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Facemask and respiratory protection for healthcare workers
Sim Sai Tin, Viroj Wiwanitkit
November-December 2014, 7(6):270-270
DOI:10.4103/1755-6783.155025  
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Hypoglossal nerve palsy in a case of Guillain-Barré syndrome
Subrata Chakrabarti, Koushik Pan
November-December 2014, 7(6):270-270
DOI:10.4103/1755-6783.155026  
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ORIGINAL ARTICLE
Cytomorphological tissue reaction patterns in lymph node tuberculosis and their correlation with bacterial density
Ruquiya Afrose, Navjeevan Singh, Arati Bhatia, Vinod Kumar Arora
November-December 2014, 7(6):255-262
DOI:10.4103/1755-6783.155019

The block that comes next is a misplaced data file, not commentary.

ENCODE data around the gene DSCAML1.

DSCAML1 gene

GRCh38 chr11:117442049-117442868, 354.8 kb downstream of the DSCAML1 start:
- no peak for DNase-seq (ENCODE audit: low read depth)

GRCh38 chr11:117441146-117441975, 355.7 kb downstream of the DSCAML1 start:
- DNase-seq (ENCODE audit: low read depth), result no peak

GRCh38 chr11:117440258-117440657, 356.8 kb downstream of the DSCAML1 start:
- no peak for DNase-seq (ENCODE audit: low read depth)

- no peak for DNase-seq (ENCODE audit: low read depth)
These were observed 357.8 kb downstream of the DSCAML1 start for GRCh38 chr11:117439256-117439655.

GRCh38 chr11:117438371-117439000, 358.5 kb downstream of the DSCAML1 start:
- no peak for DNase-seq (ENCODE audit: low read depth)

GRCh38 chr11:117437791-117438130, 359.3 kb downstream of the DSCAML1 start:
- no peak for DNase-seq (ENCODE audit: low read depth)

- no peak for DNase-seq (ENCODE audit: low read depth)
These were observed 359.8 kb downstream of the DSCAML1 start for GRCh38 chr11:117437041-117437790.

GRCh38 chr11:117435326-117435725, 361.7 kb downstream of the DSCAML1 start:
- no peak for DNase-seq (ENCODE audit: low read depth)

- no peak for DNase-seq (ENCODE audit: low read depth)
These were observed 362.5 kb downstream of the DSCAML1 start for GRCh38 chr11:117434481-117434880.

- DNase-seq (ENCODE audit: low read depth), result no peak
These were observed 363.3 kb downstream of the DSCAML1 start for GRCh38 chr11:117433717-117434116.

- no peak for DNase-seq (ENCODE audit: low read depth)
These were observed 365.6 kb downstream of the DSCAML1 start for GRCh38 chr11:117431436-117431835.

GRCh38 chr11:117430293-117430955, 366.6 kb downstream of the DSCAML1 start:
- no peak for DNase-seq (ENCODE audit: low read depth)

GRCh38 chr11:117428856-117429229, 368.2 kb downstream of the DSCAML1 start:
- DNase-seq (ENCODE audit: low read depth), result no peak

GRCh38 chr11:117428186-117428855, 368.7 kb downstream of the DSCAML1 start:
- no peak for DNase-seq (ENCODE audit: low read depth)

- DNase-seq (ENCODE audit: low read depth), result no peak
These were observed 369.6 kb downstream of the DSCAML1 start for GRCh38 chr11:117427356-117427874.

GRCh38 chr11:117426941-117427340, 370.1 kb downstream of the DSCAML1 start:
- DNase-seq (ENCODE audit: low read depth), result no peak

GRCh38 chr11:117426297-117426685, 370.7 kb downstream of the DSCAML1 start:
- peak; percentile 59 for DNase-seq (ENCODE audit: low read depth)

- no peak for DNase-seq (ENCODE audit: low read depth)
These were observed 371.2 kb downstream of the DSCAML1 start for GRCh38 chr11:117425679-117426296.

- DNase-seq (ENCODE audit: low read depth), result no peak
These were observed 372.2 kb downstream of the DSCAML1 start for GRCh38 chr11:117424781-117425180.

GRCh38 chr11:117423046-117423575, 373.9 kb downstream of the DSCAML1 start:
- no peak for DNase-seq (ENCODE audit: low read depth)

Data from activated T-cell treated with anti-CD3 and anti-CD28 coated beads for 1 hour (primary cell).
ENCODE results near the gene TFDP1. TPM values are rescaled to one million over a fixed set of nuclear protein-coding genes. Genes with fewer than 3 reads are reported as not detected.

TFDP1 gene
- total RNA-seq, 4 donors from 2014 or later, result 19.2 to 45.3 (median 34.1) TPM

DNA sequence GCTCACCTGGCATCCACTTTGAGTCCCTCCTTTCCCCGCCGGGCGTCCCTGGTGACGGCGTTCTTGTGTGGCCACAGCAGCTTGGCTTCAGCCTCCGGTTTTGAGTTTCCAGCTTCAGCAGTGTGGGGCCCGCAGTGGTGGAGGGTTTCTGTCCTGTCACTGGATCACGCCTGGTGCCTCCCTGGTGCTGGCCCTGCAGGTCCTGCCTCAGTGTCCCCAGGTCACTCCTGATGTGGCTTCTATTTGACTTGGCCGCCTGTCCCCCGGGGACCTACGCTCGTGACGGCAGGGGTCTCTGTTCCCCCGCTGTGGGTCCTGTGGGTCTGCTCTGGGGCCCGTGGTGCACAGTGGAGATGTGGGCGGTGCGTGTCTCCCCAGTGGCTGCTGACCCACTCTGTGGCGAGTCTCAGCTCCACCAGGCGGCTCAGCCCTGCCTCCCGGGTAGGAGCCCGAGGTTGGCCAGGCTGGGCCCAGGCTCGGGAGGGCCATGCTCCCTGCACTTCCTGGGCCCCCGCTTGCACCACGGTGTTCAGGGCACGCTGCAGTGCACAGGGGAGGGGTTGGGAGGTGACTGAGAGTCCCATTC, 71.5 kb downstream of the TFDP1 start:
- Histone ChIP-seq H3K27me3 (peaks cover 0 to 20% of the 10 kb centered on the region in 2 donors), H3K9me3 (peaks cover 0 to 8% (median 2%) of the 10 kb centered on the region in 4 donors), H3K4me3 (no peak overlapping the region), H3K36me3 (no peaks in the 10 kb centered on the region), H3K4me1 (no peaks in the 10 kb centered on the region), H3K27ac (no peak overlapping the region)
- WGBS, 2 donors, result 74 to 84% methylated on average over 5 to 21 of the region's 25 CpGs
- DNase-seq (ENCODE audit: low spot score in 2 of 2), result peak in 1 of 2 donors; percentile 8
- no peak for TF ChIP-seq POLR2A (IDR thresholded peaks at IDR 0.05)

Background: The diagnosis of extrapulmonary lymph node tuberculosis (TB) is made by the demonstration of different cytomorphological tissue reaction patterns on fine needle aspirations (FNA) smears; however, definitive diagnosis is made by demonstration of AFB by culture or Ziehl-Neelsen (ZN) stained smears. This procedure is technically demanding and time consuming, and is liable to fail on occasion for unexplained reasons. If the identification of cytomorphological patterns could predict bacterial density, it would help to improve diagnostic accuracy and also serve as a control on the acid-fast staining procedure. Therefore this study was being undertaken to determine the correlation between bacterial density and cytomorphological patterns in lymph node TB. Materials and Methods: FNA was performed on 505 clinically-suspected lymph node TB patients. May Grunwald Giemsa stained smears were used to analyze cytomorphological patterns and ZN stained smears for acid-fast bacilli (AFB) detection. Bacterial density (BI) was calculated by utilizing Ridley's logarithmic scale. Results: Seven distinct cytomorphological tissue reaction patterns were observed. Pattern 1 was predominantly an exudative response, comprising of neutrophils and mononuclear phagocytes and was the most common tissue reaction pattern, seen in 160 out of 505 patients (31.6%). Pattern 4, epithelioid cell granulomas with necrosis, was the second most common and seen in patients (29.3%). This study showed that multibacillary lesion (BI>1) was more often associated with pattern 1. Although the BI varied significantly across different cytomorphological tissue reaction patterns (P value = 0.004), no specific trend was observed as both paucibacillary as well as multibacillary lesions were noticed with different proportions among all tissue reaction patterns. Conclusion: The present study showed that multibacillary disease is more frequently associated with pattern 1 compared to pattern 4. However, more studies are needed to establish a trend among different cytomorphological tissue reaction patterns.